A research team from Univeristy of Pittsburgh released a study that aims to develop and assess the usability of a Just in Time Adaptive Intervention application platform called iREST (“interactive Resilience Enhancing Sleep Tactics”) for use in behavioral insomnia interventions. iREST can be used by both patients and clinicians. The iREST app was developed from the mobile logical architecture of Just in Time Adaptive Intervention. It consists of a cross-platform smartphone app, a clinician portal, and secure 2-way communications platform between the app and the portal. The usability study comprised 19 Active Duty Service Members and Veterans between the ages of 18 and 60. iREST provides a feasible platform for the implementation of Just in Time Adaptive Intervention in mHealth-based and remote intervention settings. The system was rated highly usable and its crossplatformness made it readily implemented within the heavily segregated smartphone market. The use of wearables to track sleep is promising; yet the accuracy of this technology needs further improvement. Ultimately, iREST demonstrates that mHealth-based Just in Time Adaptive Intervention is not only feasible, but also works effectively. (4)

Also, it’s important to mention the fact that the FDA has approved an mHealth wearable for people living with epilepsy that’s designed to detect convulsive seizures and immediately notify care team members. The Embrace smart device, developed by Cambridge, Mass.- based Empatica, uses machine learning technology to measure electrodermal activity and identify when a user experiences the most dangerous kinds of seizures, known as “grand mal” or “generalized tonic – clonic” seizures, then sends alerts by text message and e-mail to designated caregivers. (5)

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Furthermore, diabetics need to frequently monitor their blood sugar or blood glucose levels to prevent the disease from causing greater harm. Wearable wireless devices are currently on the market though that ease this process for diabetics. Continuous glucose monitors (CGM) and insulin pumps help measure glucose levels from fluid under the skin. The readings from CGMs can then be used to advise the diabetic what course of action to take, or in the case of emergencies, can be sent immediately to healthcare providers. Currently, mHealth CGM devices are being primarily used in the North American and European markets. There will be increasing opportunities in emerging markets as the number of diabetics throughout Asia, Africa, and the Middle East continues to rise and places a rising burden on regional healthcare systems. This presents an enormous market opportunity for companies to create more efficient treatment devices, in terms of both ease of use and cost, that will help diabetics to properly manage their condition. (6)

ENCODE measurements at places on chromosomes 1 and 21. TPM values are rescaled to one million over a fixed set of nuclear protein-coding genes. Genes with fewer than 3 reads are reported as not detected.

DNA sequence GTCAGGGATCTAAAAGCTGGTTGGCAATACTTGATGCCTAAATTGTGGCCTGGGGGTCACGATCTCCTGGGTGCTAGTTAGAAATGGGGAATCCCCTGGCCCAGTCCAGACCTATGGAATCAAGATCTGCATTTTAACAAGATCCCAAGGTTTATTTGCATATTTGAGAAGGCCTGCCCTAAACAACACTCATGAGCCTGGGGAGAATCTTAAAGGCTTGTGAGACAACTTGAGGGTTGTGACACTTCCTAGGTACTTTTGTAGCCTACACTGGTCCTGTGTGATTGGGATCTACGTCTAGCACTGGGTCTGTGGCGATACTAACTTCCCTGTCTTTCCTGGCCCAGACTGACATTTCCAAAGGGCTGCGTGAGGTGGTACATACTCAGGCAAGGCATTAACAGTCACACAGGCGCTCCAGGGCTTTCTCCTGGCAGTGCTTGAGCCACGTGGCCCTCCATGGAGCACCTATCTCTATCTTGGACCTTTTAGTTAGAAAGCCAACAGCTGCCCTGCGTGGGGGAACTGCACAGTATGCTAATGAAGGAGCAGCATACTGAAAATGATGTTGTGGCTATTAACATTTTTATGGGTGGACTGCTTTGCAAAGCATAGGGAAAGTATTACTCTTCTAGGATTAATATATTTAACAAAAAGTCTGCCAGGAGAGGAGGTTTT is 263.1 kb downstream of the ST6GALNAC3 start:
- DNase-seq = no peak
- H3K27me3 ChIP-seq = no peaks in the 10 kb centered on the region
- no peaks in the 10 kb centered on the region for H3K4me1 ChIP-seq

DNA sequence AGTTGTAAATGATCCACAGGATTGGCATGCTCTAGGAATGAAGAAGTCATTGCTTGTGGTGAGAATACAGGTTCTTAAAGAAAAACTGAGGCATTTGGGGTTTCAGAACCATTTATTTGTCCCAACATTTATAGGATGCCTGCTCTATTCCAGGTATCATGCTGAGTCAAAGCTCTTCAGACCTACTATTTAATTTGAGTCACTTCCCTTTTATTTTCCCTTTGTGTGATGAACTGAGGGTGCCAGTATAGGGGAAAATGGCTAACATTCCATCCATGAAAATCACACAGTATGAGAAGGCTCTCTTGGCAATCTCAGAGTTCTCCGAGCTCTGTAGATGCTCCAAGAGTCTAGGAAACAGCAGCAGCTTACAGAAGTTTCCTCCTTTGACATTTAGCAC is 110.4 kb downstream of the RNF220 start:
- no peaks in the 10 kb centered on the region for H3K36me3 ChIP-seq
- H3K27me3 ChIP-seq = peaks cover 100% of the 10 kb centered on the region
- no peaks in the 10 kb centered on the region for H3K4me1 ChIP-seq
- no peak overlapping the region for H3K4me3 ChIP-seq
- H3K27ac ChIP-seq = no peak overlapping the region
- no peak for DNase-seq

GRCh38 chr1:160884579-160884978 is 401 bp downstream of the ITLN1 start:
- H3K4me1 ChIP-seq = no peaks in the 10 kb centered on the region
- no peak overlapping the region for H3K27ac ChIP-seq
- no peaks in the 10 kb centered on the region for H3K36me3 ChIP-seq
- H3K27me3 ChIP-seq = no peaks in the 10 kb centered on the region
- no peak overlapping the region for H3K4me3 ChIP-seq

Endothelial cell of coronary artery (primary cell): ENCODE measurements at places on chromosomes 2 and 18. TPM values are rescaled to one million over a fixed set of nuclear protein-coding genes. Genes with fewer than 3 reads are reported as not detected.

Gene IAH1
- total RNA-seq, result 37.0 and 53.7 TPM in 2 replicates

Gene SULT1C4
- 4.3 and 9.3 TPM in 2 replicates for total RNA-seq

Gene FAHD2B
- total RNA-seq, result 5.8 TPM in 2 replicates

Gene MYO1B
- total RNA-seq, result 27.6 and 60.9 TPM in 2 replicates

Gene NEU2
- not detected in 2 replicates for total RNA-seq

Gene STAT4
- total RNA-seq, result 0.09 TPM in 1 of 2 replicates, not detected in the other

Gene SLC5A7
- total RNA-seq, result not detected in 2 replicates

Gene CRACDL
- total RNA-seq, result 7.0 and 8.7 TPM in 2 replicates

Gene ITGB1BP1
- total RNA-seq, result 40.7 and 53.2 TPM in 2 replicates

Technology is constantly and rapidly changing. What was a “new” technology a few years ago (or even a few months ago) can likely be considered commonplace, outdated or even obsolete today. The Internet is constantly and rapidly changing. This is particularly true for how people use the Internet to find information, services and products—which has a dynamic influence in how technologies are used, perceived and innovated.

Although this article demonstrates that even if a substantial amount of progress has been made in the field of mHealth research, large gaps remain that need to be addressed. Many issues relate to how research has been conducted in this area (eg, poor reporting) whereas others are specific to mHealth applications (eg, lack of knowledge of effectiveness of specific mHealth intervention components).